Alcohol Awareness Month is a public health program organized by the National Council on Alcoholism and Drug Dependence as a way of increasing outreach and education regarding the dangers of alcoholism and issues related to alcohol. The program was started in April 1987 with the intention of targeting college-aged students who might be drinking too much as part of their newfound freedom. It has since become a national movement to draw more attention to the causes and effects of alcoholism as well as how to help families and communities deal with drinking problems.
The Importance of Alcohol Awareness Month
A big part of the work of Alcohol Awareness Month is to point out the stigma that still surrounds alcoholism and substance abuse in general. Psych Central points out that denial is a major characteristic of alcohol abuse, both from the person currently experiencing it and from friends and family members who are uncomfortable acknowledging the gravity of the situation. April, which is the month during which Alcohol Awareness Month runs, is a chance for public health bodies, community centers, and treatment facilities to increase their efforts to reach people who may not fully appreciate the dangers of unhealthy alcohol consumption.
These organizations, many of which are part of NCADD’s National Network of Affiliates, launch campaigns on social and traditional media during the month of April to draw attention to the causes of alcoholism, the signs and effects of the condition, how to talk to a loved one about a drinking problem, and how to find treatment options. These campaigns can include advertising, especially in areas that are prone to abusive alcohol consumption like college campuses, where the National Institute on Alcohol Abuse and Alcoholism notes that 37.9 percent of students engage in binge drinking; public talks; content on television, radio, social media or print media; and other events to get the word out.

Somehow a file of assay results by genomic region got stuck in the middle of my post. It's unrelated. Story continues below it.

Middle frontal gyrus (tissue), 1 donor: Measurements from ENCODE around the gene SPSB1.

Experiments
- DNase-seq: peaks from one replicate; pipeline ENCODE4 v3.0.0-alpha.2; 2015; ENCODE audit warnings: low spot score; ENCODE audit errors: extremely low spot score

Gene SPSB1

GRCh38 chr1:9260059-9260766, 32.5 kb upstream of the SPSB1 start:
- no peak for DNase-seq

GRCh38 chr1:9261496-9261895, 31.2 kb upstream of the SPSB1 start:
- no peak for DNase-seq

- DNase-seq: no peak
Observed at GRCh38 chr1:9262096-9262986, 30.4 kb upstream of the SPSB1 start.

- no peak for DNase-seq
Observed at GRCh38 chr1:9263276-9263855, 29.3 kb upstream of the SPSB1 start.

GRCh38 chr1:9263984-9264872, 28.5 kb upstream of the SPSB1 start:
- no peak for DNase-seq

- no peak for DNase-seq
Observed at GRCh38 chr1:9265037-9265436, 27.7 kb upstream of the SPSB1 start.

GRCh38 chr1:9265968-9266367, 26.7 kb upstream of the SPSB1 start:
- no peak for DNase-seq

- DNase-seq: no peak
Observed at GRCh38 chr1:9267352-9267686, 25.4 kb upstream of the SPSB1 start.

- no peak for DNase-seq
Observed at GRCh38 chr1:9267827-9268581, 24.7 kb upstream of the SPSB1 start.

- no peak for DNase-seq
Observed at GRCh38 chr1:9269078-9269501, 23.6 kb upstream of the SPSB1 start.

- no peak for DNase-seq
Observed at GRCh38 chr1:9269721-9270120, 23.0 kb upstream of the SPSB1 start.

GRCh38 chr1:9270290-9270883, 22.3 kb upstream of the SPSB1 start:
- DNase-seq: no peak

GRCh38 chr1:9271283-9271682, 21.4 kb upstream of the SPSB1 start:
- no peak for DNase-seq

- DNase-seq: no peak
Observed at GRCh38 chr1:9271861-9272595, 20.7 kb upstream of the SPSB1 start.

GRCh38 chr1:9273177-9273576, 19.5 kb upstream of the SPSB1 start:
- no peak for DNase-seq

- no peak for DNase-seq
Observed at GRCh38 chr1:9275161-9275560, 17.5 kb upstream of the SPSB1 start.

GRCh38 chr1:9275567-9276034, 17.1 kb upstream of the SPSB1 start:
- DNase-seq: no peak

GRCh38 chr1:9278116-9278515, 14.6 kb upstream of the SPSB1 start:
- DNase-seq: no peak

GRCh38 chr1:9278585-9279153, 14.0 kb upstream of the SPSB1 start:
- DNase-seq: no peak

Creative Prevention Strategies
For Alcohol Awareness Month in 2017, Frances M. Harding, the Director of the Center for Substance Abuse Prevention at the Substance Abuse and Mental Health Services Administration, singled out the alarming rates of alcohol consumption in colleges and universities as an example of why Alcohol Awareness Month is important. Almost 60 percent of students, some as young as 18, drink alcohol in any given month. Binge drinking is often thought of as a rite of passage, and many fraternities and sororities use alcohol in hazing rituals that often turn deadly. College administrations and state governments are turning to “creative prevention strategies” to address the epidemic, and Alcohol Awareness Month gives them the platform to spread the message.
The danger of alcohol abuse goes beyond college kids getting too drunk at parties. Every year, 6,500 people aged 21 and under die from alcohol-related accidents, some of whom were not even drinking themselves. Alcohol use by people who do not know how to drink responsibly or are unaware of the risks contributes to higher rates of violence, sexual assault, and suicide.
Going after drunk drivers and other people who cause a public safety risk through their drinking costs the government as much as $114 billion every year, according to NCADD. The human cost of alcoholism is much higher. Programs like Alcohol Awareness Month exist to ensure that families and communities have the resources, information, and options available to control the crisis of alcoholism.